Google has warned that some webpages may be flagged as duplicates if the URLs are too similar, due to the automated process it uses before indexing and crawling content.
Google explicitly states in its ‘advanced SEO’ guidance that webmasters should try to avoid creating any duplicate content, as it is a tactic that is often deployed as a deceptive practice by third parties who want to manipulate search rankings.
This can often lead to a poor user experience, which can have a negative impact on search performance.
This week, Google’s John Mueller revealed that there is also a risk of pages being detected as duplicates even if there is no malicious intent by webmasters.
This is because Google uses a method based on URLs that attempts to predict whether a page may have content that is duplicated.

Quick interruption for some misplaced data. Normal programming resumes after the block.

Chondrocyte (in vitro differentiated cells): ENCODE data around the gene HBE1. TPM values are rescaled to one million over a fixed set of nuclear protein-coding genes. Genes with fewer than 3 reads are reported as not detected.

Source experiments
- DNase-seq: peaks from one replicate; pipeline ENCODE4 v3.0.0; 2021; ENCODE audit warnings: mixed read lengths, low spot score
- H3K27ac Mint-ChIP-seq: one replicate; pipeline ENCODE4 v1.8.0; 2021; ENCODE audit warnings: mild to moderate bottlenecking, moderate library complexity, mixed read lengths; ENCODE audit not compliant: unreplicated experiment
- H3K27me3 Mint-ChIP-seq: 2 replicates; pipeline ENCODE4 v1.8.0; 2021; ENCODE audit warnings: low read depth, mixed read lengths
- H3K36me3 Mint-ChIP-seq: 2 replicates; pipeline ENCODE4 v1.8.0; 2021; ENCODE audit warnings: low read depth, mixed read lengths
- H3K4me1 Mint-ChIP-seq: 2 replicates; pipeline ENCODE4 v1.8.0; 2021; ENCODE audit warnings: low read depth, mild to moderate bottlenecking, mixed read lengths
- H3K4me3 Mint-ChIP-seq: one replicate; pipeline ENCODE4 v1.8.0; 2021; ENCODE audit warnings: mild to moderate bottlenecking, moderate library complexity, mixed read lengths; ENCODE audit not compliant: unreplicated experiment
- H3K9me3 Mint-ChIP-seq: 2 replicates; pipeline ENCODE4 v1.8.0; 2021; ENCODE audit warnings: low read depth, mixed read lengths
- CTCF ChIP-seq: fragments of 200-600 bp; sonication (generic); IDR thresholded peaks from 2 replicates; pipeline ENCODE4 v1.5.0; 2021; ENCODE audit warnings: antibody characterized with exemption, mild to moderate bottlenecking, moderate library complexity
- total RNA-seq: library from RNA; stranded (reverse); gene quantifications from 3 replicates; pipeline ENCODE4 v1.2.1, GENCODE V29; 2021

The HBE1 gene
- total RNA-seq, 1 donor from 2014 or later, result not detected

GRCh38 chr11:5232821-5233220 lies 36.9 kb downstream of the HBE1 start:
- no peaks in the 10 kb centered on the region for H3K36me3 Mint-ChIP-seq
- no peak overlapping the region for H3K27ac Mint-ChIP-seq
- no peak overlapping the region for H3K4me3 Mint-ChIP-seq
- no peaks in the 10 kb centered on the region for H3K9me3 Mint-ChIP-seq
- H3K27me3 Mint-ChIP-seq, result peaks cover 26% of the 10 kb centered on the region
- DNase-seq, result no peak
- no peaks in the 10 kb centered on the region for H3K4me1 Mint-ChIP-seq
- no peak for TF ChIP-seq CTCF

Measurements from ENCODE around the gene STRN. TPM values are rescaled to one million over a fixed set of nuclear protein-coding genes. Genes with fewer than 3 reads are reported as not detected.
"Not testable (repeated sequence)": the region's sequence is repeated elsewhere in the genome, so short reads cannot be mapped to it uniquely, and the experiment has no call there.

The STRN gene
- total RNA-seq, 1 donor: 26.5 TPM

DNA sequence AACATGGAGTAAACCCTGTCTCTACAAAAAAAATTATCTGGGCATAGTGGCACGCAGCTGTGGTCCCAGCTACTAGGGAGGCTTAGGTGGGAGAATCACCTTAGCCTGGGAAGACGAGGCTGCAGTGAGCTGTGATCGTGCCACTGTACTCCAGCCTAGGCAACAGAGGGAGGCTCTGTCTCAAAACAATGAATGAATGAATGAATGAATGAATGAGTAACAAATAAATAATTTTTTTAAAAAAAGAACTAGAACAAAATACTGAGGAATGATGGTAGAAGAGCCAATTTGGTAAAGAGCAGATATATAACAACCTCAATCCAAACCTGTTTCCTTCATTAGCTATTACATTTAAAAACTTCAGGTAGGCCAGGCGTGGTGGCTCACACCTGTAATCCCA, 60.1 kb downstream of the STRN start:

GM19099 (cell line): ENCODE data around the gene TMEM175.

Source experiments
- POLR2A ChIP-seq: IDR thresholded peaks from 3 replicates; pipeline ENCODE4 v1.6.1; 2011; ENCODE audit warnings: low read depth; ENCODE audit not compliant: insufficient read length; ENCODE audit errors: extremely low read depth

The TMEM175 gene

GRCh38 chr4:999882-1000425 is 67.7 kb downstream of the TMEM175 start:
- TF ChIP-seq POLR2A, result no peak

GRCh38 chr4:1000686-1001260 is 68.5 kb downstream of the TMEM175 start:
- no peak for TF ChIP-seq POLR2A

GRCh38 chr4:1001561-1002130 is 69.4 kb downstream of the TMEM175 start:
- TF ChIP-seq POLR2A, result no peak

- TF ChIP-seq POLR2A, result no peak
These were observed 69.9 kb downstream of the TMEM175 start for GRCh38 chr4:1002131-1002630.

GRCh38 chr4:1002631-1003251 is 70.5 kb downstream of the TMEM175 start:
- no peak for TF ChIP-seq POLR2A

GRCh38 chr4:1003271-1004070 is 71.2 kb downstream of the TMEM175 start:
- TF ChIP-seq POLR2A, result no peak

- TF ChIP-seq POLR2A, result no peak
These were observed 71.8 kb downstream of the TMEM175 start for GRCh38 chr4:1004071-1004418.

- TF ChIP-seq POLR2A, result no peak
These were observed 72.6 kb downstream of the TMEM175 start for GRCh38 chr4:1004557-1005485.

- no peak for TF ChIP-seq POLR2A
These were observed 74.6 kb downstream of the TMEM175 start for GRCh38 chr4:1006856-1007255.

Even if site owners have actually published fresh, unique content, it can be omitted from Google’s indexing process if the URL pattern is referenced as a potential duplicate.
Mueller notes: “Even without looking at the individual URLs we can sometimes say, well, we’ll save ourselves some crawling and indexing and just focus on these assumed or very likely duplication cases.”
Mueller said that this can be more of a problem with event-based websites as the list of content can often be very similar for each city or region.
To address the problem, Mueller said that it was important to try to limit “strong overlaps” of content where possible.
Using the events example, he added that the use of a canonical tag for the most important page is a potential best practice as this would inform Google that all of the URLs on a site need to be indexed.
Fortunately, there aren’t any direct penalties for having duplicate content, and it won’t impact a site overall, but it is something that webmasters should keep an eye on in the future.